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E. Lafleur House([1900-3])
3484 Peel Street [314 Peel Street], Montreal, QC, Canada
Residential, Urban house; brick and stone; composite
Client: Eugene Lafleur
Description: Eugène Lafleur was born in 1856 and was a well-known lawyer in Montreal. After studying at the Montreal High School, he acquired his law degree from McGill University. He apprenticed with Justice Archibald for three years and formed partnership with Mr. Witherspoon in 1884. Later in 1900, along with his friends, he started a new firm called Lafleur, MacDougall, Macfarlane & Pope, Advocates. He worked as Professor of International Law at McGill University from 1889 to 1908. He was appointed as the President in 1911 of the International Boundary Commission, to settle the boundary disputes between the United States and Mexican Governments. He was an active member of many clubs, which included Mount Royal, Hunt, Saint-James, Polo, University, and Laurentian.
The house designed for Mr. Lafleur by the Maxwell brothers on Peel Street is capped by a large pyramidal roof with two gables projecting from it. The south façade with the main entrance to the house is enhanced by the corbelled dormer at the centre with sculpted panels. Two Châteauesque style small gabled dormers flank the large one to give an embellished appearance to the façade. The highly ornamented oriel projects from the façade supported by the large keystone sheltering the arch entrance doorway. The square block in the middle, capped by the pyramidal roof, is chamfered at the edges on the ground floor for a small opening and a decorated motif in the form of canopy. The stone course runs at the junction of the ground and first floor level differentiating the ground floor and the first floor. The basement of the house is distinguished from the brick façade by its stone cladding. The east elevation facing Peel Street is a gable front, which comes out of the central pyramidal roof at the backdrop. The dormer similar to the south elevation is corbelled with sculpted panels. The bay projection, which runs the height of the façade, features rectangular windows different from the ones in the first floor. The details are more elaborate, and all windows are treated with keystones, which elegantly contrast with the red brick building.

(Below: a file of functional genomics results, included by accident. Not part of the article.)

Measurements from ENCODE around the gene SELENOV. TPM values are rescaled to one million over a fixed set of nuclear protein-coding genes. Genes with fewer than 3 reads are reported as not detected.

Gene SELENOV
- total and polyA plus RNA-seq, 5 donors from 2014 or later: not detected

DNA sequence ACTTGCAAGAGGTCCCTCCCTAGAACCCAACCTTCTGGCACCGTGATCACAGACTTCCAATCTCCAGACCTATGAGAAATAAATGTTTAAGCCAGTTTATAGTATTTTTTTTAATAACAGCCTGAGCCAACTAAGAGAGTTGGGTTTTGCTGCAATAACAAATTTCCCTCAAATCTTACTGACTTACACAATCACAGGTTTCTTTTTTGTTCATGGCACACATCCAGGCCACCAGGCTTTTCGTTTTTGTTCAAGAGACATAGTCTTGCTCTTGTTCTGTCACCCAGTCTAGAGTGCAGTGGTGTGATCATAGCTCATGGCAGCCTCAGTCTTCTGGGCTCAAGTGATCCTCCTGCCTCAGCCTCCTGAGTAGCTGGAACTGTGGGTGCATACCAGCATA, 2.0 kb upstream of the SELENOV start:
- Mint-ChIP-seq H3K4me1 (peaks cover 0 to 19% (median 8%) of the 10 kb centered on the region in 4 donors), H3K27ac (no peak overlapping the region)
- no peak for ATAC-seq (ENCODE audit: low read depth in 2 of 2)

The plan features a similar concept to the J.T. Davis House (368) and J.K.L.Ross House (590) where the placement of drawing room and dining room are at the extreme ends connected by the large hall. A small vestibule leads to the central passage, which opens onto a hall to the east, and the stairs and dining room to the west. The hall occupying the entire depth of the house has a south-facing fireplace and leads to the drawing room overlooking the Peel Street. The stairs lead to the first floor, which accommodates a master bedroom and a guestroom. A large library and sitting room on the first floor, are above the dining and the drawing room located on the ground floor. The attic floor has two large bedrooms with a governess room and playroom. The basement with two servants’ bedrooms also contains a kitchen and cold storage areas. Today, the house for E. Lafleur is one of the best examples of Maxwell brothers’ urban houses in Montreal.
Holdings: Urban house; brick and stone; composite
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